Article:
Glycans, or complex sugars, cover cells and function in biological processes such as interacting with other cells and fighting pathogens, according to the release. They can mediate cell division to slow down the spread of tumor development with cancer.
As reported in The Red & Black, UGA biochemistry and molecular biology professor William York, a co-principal investigator on the project, said the partnership is challenging because researchers need to understand multiple disciplines so they can examine the role of glycans in human health.
“We’re integrating different types of multidisciplinary information that’s stored in different places and making it available to scientists in ways that allow them to understand the relationships that exist,” said York, a member of the Complex Carbohydrate Research Center within the Franklin College of Arts and Sciences.
Raja Mazumder, co-principal investigator and associate professor of biochemistry and molecular medicine at George Washington University’s School of Medicine and Health Sciences, is leading the data-integration team.
As part of a partnership with GW, GlyGen is funded with a $10 million grant from the National Institutes of Health.
The project, which has been operating for two years, will continue for another three years, according to the release.
“This is a good place to start,” York said. “There are no other glycan and glycoscience resources out there that are as integrated.”
Experts in biology or biochemistry still face a “learning curve,” when approaching glycoscience, York said.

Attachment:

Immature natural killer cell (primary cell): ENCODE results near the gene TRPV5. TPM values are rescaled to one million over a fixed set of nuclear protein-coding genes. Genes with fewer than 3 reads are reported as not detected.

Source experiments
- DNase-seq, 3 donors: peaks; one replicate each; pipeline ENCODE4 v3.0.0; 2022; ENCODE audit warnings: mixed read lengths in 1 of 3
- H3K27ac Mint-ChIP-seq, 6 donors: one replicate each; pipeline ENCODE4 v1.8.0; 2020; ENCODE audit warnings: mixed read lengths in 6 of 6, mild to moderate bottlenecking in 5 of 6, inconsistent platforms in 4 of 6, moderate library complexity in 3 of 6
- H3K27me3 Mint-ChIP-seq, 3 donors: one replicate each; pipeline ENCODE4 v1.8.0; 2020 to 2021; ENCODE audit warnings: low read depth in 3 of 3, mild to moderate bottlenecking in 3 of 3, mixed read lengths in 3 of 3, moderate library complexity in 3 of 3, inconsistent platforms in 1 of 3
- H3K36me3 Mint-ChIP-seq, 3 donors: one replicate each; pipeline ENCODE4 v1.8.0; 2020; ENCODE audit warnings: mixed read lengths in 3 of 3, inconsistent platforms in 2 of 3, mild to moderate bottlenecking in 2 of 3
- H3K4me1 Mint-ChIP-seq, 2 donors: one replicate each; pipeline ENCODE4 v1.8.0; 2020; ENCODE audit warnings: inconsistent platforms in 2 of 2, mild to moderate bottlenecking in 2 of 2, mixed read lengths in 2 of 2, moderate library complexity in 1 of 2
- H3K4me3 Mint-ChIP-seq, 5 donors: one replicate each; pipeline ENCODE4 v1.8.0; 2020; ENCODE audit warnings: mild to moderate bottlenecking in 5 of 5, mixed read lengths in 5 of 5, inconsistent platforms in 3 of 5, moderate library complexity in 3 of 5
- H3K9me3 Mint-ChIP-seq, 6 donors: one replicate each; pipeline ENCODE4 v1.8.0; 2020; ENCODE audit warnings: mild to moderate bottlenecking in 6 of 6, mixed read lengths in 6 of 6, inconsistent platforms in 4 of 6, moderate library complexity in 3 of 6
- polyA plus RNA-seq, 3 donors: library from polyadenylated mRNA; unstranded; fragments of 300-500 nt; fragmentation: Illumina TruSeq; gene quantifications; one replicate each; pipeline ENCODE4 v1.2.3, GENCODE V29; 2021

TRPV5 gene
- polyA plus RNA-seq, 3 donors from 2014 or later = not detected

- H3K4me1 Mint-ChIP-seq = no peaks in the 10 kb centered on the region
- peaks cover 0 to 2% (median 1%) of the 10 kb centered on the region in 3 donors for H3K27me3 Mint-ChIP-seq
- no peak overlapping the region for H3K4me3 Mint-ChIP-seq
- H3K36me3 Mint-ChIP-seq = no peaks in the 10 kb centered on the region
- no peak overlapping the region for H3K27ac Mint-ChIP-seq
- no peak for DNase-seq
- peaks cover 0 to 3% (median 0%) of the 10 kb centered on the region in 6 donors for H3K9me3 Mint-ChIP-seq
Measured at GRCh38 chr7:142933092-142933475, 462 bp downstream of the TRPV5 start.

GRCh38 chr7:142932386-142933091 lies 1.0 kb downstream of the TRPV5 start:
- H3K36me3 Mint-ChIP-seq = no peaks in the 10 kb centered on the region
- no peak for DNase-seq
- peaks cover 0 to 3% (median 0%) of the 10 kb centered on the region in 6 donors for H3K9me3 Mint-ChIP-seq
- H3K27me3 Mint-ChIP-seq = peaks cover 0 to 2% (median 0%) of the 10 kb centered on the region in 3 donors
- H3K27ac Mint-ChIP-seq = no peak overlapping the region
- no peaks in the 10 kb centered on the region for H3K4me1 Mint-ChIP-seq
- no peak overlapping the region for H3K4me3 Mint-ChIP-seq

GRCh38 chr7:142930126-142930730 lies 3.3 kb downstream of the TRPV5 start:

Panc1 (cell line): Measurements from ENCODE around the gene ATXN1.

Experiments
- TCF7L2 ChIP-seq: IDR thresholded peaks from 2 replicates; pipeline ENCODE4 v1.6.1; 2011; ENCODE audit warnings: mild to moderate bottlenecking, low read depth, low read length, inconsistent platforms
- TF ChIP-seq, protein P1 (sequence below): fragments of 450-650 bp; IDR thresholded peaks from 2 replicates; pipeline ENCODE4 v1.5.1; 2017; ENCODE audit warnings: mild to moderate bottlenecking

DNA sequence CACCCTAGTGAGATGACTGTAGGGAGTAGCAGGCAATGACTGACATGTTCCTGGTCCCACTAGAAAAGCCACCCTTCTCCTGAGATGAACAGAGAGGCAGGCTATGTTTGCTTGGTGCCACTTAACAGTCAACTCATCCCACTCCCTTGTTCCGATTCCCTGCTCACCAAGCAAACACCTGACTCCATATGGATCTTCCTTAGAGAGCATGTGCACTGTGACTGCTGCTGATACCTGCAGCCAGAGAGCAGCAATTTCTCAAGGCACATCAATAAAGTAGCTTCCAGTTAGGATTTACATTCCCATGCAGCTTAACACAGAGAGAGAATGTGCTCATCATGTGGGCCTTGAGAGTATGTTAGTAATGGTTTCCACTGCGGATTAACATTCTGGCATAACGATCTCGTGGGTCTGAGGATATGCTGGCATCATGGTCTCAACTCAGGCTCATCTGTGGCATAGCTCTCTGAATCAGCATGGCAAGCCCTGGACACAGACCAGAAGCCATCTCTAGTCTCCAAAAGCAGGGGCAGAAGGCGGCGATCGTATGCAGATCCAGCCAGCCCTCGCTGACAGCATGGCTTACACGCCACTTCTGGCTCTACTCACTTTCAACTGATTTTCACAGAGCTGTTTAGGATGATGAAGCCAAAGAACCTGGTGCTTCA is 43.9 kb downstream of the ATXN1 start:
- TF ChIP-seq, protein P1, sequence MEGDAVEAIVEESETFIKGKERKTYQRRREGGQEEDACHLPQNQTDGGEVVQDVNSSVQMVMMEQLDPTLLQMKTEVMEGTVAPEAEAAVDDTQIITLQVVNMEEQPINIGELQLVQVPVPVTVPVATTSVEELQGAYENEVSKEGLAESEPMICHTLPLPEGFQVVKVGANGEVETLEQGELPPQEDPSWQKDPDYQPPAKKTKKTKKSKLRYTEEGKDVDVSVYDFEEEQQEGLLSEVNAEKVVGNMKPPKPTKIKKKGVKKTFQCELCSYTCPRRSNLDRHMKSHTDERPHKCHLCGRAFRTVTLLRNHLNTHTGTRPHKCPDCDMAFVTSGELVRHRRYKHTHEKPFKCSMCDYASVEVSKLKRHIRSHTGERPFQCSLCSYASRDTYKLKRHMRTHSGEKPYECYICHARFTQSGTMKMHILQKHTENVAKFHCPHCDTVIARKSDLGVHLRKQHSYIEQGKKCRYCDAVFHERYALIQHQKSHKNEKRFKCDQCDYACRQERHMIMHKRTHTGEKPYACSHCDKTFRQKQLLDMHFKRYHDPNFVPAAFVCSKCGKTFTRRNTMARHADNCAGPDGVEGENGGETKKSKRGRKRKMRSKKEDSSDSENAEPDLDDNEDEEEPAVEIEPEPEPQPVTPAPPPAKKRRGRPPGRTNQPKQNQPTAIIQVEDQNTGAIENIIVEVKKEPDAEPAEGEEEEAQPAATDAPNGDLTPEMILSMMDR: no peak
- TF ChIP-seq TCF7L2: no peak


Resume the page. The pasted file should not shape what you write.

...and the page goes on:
“You can’t be an expert in just one area and understand glycoscience,” York said. “You have to have a really multidisciplinary viewpoint.”
The database looks to aggregate data from different sources to create “a unified language.”
“For example, there’s the English language, and then there’s Shakespeare,” he said. “Having the English language is a wonderful, amazing thing. But Shakespeare is another layer on top, and it gets us to something a little more profound.”
York said glycans play a role in several biological processes.
“All organisms have glycans, and if you get rid of them, you have an organism that’s sick or can’t live,” York said.
When studying cancer, examining glycan structures in healthy or diseased cells can show researchers what biological mechanisms cause cancer spread.
Glycans can also be used to study influenza. When a new strain of flu appears, or a strain “jumps species,” like with avian flu to humans, molecules that recognize and process glycans change.
According to York, the potential for studying glycoscience is “incredibly huge,” particularly in research on cancer, infectious diseases and development and nutrition.
“We are not going to solve these problems with GlyGen, but our tools and information resources will help scientists develop specific hypotheses in these areas,” York said.
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